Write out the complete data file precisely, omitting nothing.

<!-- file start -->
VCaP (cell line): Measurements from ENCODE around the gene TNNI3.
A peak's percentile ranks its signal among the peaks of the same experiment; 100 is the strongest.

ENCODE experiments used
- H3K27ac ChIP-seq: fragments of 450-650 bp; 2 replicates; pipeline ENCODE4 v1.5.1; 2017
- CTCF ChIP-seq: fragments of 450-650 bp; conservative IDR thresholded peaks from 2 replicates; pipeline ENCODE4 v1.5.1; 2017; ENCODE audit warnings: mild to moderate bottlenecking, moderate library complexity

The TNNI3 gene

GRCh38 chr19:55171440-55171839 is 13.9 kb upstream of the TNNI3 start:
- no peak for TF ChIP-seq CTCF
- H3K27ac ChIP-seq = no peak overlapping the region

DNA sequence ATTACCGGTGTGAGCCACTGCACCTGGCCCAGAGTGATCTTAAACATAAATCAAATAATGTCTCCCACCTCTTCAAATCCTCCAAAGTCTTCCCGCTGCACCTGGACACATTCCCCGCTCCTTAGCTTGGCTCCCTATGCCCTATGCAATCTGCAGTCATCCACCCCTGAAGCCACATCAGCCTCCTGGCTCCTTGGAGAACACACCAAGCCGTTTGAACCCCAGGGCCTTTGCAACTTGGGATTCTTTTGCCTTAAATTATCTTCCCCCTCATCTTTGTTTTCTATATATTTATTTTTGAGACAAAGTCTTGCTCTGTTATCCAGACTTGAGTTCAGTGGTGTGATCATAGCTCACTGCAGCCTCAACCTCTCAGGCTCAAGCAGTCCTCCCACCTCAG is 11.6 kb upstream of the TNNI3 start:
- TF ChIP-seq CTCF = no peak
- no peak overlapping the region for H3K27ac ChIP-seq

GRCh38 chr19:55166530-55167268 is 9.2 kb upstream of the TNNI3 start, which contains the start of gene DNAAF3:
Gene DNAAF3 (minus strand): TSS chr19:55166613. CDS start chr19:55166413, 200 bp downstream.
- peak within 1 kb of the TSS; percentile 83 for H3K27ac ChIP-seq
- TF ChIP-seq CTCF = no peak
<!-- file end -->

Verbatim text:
VCaP (cell line): Measurements from ENCODE around the gene TNNI3.
A peak's percentile ranks its signal among the peaks of the same experiment; 100 is the strongest.

ENCODE experiments used
- H3K27ac ChIP-seq: fragments of 450-650 bp; 2 replicates; pipeline ENCODE4 v1.5.1; 2017
- CTCF ChIP-seq: fragments of 450-650 bp; conservative IDR thresholded peaks from 2 replicates; pipeline ENCODE4 v1.5.1; 2017; ENCODE audit warnings: mild to moderate bottlenecking, moderate library complexity

The TNNI3 gene

GRCh38 chr19:55171440-55171839 is 13.9 kb upstream of the TNNI3 start:
- no peak for TF ChIP-seq CTCF
- H3K27ac ChIP-seq = no peak overlapping the region

DNA sequence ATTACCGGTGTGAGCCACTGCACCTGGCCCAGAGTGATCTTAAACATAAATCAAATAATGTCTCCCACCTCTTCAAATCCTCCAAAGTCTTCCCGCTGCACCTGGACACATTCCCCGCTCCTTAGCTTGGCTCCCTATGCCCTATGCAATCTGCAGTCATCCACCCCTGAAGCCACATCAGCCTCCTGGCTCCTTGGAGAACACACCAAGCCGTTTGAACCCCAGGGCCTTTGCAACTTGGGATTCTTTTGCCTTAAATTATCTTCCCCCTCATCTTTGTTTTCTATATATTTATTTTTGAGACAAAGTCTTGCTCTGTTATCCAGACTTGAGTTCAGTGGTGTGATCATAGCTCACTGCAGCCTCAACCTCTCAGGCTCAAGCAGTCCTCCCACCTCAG is 11.6 kb upstream of the TNNI3 start:
- TF ChIP-seq CTCF = no peak
- no peak overlapping the region for H3K27ac ChIP-seq

GRCh38 chr19:55166530-55167268 is 9.2 kb upstream of the TNNI3 start, which contains the start of gene DNAAF3:
Gene DNAAF3 (minus strand): TSS chr19:55166613. CDS start chr19:55166413, 200 bp downstream.
- peak within 1 kb of the TSS; percentile 83 for H3K27ac ChIP-seq
- TF ChIP-seq CTCF = no peak